was abstract expressionism a movement
Orange & Yellow (1956)
By Mark Rothko, famous for
his large-scale colour painting.
EVOLUTION OF VISUAL ART
For details of art movements
and styles, see: History of Art.
Abstract Expressionism is best known for large-scale paintings that break away from traditional processes, often taking the canvas off of the easel and using unconventional materials such as house paint. While Abstract Expressionism is often considered for its advancements in painting, its ideas had deep resonance in many mediums, including drawing and sculpture.
Abstract Expressionism emerged in a climate of Cold War politics and social and cultural conservatism. World War II had positioned the United States as a global power, and in the years following the conflict, many Americans enjoyed the benefits of unprecedented economic growth.В But by the mid-1950s the spirit of optimism had morphed into a potent mix of power and paranoia. Fueled by the fear of Communist infiltration, Senator Joseph McCarthy of Wisconsin unleashed a series of вЂњwitch-huntsвЂќ against alleged Communist sympathizers. Any hint of subversion could make an individual suspect. One scholar later reflected: вЂњIt is ironic but not contradictory that in a societyвЂ¦in which political repression weighed as heavily as it did in the United States, abstract expressionism was for many the expression of freedom: the freedom to creative controversial works of art, the freedom symbolized by action painting, by the unbridled expressionism of artists completely without fetters.вЂќ 1
The early Abstract Expressionists had two notable forerunners: Arshile Gorky, who painted suggestive biomorphic shapes using a free, delicately linear, and liquid paint application; and Hans Hofmann, who used dynamic and strongly textured brushwork in abstract but conventionally composed works. Another important influence on nascent Abstract Expressionism was the arrival on American shores in the late 1930s and early ’40s of a host of Surrealists and other important European avant-garde artists who were fleeing Nazi-dominated Europe. Such artists greatly stimulated the native New York City painters and gave them a more intimate view of the vanguard of European painting. The Abstract Expressionist movement itself is generally regarded as having begun with the paintings done by Jackson Pollock and Willem de Kooning in the late 1940s and early ’50s.
Although it is the accepted designation, Abstract Expressionism is not an accurate description of the body of work created by these artists. Indeed, the movement comprised many different painterly styles varying in both technique and quality of expression. Despite this variety, Abstract Expressionist paintings share several broad characteristics. They are basically abstract—i.e., they depict forms not drawn from the visible world. They emphasize free, spontaneous, and personal emotional expression, and they exercise considerable freedom of technique and execution to attain this goal, with a particular emphasis laid on the exploitation of the variable physical character of paint to evoke expressive qualities (e.g., sensuousness, dynamism, violence, mystery, lyricism). They show similar emphasis on the unstudied and intuitive application of that paint in a form of psychic improvisation akin to the automatism of the Surrealists, with a similar intent of expressing the force of the creative unconscious in art. They display the abandonment of conventionally structured composition built up out of discrete and segregable elements and their replacement with a single unified, undifferentiated field, network, or other image that exists in unstructured space. And finally, the paintings fill large canvases to give these aforementioned visual effects both monumentality and engrossing power.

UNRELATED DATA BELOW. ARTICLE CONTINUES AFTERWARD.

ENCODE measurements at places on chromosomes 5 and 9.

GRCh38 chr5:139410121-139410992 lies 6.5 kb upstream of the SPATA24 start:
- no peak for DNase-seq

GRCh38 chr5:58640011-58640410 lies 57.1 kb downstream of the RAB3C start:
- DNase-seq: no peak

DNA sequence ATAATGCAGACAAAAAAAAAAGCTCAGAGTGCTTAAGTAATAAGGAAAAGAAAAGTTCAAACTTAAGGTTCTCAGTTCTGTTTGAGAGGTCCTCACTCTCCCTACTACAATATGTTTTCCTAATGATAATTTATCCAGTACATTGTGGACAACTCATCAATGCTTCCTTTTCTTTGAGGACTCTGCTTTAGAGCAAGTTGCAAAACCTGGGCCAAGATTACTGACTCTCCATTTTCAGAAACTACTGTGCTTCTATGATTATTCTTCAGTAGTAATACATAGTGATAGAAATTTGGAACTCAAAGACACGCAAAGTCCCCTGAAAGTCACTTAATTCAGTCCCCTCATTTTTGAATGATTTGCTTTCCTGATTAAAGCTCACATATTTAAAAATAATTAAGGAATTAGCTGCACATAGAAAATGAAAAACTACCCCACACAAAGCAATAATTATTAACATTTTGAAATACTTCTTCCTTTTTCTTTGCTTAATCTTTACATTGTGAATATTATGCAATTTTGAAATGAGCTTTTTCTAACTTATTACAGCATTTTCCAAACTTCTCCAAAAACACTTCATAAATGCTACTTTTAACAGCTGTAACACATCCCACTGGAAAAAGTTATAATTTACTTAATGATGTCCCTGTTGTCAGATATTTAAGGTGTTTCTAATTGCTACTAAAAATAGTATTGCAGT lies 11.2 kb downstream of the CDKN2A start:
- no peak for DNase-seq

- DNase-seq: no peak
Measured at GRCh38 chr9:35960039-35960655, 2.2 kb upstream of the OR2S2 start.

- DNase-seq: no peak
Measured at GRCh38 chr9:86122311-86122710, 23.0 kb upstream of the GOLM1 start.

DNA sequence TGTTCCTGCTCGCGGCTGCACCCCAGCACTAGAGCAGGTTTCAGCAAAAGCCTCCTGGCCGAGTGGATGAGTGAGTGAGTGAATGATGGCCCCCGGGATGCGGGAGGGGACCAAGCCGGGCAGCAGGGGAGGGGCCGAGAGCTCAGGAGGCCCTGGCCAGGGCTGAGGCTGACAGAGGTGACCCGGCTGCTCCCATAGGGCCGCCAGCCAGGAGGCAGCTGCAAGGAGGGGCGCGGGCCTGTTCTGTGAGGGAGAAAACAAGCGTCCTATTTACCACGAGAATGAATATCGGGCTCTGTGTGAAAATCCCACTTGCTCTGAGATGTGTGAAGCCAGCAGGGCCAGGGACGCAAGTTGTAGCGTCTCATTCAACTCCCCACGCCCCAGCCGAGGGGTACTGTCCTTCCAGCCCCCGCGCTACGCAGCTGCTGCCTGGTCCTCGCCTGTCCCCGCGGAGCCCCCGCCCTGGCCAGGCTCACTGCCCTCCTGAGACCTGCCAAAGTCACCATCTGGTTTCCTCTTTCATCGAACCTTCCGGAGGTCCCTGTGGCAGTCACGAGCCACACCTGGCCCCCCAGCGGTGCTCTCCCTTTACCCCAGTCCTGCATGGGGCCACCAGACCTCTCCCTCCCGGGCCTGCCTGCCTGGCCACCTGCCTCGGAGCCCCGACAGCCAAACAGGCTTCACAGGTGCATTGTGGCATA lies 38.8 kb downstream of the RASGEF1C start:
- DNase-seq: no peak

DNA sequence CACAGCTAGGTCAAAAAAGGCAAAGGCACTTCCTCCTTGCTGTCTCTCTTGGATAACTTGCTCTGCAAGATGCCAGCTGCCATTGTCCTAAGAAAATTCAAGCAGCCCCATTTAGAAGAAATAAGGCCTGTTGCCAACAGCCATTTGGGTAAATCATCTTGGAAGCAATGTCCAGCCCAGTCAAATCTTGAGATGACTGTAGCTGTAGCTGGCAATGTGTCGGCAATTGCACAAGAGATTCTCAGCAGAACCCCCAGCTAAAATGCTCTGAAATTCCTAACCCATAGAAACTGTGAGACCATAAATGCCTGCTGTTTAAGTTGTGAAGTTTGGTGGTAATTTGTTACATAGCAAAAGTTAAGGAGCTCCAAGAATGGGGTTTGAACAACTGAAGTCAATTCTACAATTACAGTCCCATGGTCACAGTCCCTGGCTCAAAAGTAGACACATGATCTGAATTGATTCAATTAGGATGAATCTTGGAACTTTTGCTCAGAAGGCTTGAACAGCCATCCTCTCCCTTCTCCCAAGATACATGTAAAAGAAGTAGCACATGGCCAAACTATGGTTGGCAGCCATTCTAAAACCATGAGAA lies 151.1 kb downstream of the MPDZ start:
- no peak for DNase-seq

Key artists: Jackson Pollock, Lee Krasner, Mark Rothko, Willem de Kooning, Elaine de Kooning, Barnett Newman, Clyfford Still, Franz Kline, Harold Shapinsky, Robert Motherwell, Helen Frankenthaler, Cy Twombly, Ann Ryan, Ad Reinhardt
In the years following World War II, a group of artists who rejected figuration in favour of abstraction emerged in the United States. They became known as the Abstract Expressionists.
Within abstract expressionism were two broad groupings: the so-called action painters, who attacked their canvases with expressive brush strokes; and the colour field painters who filled their canvases with large areas of a single colour.
The abstract expressionists were mostly based in New York City, and also became known as the New York school. The name evokes their aim to make art that while abstract was also expressive or emotional in its effect. They were inspired by the surrealist idea that art should come from the unconscious mind, and by the automatism of artist Joan Miró.